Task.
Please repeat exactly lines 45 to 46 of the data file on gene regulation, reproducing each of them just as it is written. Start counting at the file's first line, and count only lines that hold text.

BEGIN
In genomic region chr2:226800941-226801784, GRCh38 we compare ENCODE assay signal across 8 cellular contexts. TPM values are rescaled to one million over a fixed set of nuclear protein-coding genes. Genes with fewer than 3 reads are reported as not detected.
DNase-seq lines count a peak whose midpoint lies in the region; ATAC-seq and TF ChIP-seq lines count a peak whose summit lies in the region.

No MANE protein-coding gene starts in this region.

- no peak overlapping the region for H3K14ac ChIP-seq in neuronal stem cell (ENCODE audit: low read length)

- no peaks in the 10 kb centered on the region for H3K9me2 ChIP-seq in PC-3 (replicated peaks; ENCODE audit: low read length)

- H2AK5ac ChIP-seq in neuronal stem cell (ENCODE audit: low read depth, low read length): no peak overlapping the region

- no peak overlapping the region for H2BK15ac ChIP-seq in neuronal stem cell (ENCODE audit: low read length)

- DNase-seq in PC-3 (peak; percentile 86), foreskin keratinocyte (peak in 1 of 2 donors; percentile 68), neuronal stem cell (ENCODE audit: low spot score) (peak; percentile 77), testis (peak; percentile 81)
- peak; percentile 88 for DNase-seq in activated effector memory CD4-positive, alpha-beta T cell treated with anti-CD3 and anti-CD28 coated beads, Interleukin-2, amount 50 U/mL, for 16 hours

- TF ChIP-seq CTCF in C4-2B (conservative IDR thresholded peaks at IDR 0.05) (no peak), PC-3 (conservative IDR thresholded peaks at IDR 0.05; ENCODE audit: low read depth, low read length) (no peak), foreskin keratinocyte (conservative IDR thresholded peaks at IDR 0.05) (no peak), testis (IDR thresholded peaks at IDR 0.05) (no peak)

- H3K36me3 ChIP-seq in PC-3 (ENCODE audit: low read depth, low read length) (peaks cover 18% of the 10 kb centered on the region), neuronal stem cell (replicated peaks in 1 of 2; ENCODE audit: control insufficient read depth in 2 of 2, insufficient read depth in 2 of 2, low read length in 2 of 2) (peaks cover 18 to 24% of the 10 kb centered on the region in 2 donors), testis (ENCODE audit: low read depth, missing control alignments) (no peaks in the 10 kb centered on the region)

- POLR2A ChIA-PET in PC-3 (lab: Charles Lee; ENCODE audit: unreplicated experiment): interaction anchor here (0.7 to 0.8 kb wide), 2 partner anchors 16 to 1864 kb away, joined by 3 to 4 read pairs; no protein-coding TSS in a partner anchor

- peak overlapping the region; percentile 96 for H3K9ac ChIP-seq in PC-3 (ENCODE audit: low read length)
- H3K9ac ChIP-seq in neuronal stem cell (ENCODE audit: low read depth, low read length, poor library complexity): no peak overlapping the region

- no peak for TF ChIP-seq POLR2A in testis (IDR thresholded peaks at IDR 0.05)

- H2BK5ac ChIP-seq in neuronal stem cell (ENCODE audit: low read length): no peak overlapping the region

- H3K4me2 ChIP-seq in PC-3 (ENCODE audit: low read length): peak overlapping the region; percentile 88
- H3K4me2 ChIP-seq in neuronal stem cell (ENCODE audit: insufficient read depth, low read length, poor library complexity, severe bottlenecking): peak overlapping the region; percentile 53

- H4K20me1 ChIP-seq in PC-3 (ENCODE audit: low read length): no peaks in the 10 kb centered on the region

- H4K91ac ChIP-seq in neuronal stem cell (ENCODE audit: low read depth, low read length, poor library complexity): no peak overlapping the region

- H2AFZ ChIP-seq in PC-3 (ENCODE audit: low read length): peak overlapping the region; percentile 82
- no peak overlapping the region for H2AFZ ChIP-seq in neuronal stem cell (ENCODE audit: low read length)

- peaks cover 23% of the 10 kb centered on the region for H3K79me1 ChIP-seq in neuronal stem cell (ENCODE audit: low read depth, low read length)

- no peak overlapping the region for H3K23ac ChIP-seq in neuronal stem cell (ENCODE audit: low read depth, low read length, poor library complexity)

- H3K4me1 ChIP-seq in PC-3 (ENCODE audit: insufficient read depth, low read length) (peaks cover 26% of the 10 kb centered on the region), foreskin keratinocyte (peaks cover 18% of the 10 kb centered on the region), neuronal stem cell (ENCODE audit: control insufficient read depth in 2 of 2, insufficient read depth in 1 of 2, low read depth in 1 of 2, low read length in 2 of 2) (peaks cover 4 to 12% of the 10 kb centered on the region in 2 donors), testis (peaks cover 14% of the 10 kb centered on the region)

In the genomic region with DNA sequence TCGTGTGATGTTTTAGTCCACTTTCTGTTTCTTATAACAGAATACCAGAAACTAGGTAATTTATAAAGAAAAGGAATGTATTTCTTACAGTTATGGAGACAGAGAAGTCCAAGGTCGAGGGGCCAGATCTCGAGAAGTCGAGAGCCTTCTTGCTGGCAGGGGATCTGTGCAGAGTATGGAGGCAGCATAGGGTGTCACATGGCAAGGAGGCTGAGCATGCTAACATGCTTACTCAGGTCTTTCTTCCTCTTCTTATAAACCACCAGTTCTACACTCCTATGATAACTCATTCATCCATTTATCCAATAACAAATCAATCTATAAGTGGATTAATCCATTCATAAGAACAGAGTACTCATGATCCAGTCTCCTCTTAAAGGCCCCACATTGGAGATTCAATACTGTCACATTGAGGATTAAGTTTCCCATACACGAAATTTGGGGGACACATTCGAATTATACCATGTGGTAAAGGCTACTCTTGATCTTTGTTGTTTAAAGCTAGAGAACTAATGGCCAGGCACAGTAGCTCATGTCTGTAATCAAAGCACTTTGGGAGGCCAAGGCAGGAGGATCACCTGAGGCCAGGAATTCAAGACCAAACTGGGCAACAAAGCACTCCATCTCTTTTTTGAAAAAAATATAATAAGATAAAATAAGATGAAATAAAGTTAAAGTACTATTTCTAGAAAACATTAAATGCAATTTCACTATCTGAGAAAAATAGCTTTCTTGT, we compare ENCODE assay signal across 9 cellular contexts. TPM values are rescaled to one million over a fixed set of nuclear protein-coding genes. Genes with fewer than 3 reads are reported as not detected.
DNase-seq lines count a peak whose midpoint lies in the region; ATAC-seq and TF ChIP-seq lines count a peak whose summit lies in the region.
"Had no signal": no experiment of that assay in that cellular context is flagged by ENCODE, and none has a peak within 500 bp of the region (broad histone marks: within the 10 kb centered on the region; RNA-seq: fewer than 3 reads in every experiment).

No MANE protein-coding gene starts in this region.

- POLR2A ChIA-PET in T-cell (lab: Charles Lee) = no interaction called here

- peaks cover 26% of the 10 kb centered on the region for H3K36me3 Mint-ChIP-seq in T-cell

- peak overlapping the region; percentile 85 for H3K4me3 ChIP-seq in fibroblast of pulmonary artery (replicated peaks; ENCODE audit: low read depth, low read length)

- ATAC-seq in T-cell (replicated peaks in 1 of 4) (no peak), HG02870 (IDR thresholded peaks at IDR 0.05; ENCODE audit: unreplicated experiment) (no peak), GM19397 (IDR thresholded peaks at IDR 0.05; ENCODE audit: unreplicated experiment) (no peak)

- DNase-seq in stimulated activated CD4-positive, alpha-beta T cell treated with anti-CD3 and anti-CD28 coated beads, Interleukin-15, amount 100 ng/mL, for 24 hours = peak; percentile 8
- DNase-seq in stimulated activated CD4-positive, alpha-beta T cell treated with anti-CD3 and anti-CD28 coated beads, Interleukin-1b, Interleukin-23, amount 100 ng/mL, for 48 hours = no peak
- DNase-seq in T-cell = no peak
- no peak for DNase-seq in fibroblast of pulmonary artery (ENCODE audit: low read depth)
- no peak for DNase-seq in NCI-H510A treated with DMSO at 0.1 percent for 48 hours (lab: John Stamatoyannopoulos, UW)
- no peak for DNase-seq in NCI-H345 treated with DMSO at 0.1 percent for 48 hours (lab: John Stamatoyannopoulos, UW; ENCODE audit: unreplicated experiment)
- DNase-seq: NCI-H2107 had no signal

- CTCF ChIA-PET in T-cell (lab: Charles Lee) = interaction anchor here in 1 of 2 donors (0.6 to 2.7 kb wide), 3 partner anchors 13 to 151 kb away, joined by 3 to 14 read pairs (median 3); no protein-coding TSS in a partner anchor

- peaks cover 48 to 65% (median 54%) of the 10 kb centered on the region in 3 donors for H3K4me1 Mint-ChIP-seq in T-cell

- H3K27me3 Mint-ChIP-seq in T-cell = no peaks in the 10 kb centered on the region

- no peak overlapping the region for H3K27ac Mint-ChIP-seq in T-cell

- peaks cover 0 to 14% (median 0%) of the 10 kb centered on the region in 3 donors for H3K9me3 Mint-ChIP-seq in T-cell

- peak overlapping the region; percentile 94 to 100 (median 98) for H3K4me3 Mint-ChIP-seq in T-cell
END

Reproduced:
- peaks cover 0 to 14% (median 0%) of the 10 kb centered on the region in 3 donors for H3K9me3 Mint-ChIP-seq in T-cell

- peak overlapping the region; percentile 94 to 100 (median 98) for H3K4me3 Mint-ChIP-seq in T-cell